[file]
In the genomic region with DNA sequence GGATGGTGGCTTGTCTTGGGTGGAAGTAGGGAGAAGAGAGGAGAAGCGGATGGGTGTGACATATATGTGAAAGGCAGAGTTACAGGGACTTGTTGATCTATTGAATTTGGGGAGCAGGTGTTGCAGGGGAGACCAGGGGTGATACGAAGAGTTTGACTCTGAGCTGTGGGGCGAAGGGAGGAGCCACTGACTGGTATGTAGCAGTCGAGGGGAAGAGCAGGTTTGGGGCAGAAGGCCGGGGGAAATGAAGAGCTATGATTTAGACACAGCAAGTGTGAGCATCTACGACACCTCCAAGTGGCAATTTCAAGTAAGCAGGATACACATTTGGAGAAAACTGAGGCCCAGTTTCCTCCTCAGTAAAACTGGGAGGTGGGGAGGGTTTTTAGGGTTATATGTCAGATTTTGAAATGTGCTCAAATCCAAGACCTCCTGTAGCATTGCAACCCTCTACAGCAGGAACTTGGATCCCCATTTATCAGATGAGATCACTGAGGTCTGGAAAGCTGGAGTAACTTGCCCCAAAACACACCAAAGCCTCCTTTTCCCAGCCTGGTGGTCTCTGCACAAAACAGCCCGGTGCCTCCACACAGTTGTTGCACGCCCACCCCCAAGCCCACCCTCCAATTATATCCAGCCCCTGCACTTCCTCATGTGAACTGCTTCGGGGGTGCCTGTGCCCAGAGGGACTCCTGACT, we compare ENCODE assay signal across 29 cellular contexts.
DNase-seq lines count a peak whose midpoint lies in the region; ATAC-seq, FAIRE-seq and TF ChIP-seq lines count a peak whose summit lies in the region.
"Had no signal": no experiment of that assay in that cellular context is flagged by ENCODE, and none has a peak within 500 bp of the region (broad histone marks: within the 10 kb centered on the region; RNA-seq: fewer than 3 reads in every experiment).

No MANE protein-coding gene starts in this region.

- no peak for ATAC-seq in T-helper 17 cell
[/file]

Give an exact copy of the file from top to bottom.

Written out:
In the genomic region with DNA sequence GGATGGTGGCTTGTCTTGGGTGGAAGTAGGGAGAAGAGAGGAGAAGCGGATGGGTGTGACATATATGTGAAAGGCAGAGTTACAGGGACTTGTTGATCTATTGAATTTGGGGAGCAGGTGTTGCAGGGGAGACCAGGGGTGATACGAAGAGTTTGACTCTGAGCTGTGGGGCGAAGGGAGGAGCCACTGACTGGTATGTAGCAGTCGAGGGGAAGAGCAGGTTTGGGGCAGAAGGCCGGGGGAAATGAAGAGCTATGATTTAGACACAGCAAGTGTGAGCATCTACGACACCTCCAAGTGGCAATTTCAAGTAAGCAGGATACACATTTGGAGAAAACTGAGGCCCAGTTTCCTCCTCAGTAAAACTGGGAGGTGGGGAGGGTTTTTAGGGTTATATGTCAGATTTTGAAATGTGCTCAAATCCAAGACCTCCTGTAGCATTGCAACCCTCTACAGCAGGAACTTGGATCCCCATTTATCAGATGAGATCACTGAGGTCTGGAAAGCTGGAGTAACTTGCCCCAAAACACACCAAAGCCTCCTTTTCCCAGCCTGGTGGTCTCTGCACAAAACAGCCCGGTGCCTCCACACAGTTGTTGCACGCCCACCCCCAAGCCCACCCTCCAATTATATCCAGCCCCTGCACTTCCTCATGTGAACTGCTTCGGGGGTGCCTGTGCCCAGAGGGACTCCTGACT, we compare ENCODE assay signal across 29 cellular contexts.
DNase-seq lines count a peak whose midpoint lies in the region; ATAC-seq, FAIRE-seq and TF ChIP-seq lines count a peak whose summit lies in the region.
"Had no signal": no experiment of that assay in that cellular context is flagged by ENCODE, and none has a peak within 500 bp of the region (broad histone marks: within the 10 kb centered on the region; RNA-seq: fewer than 3 reads in every experiment).

No MANE protein-coding gene starts in this region.

- no peak for ATAC-seq in T-helper 17 cell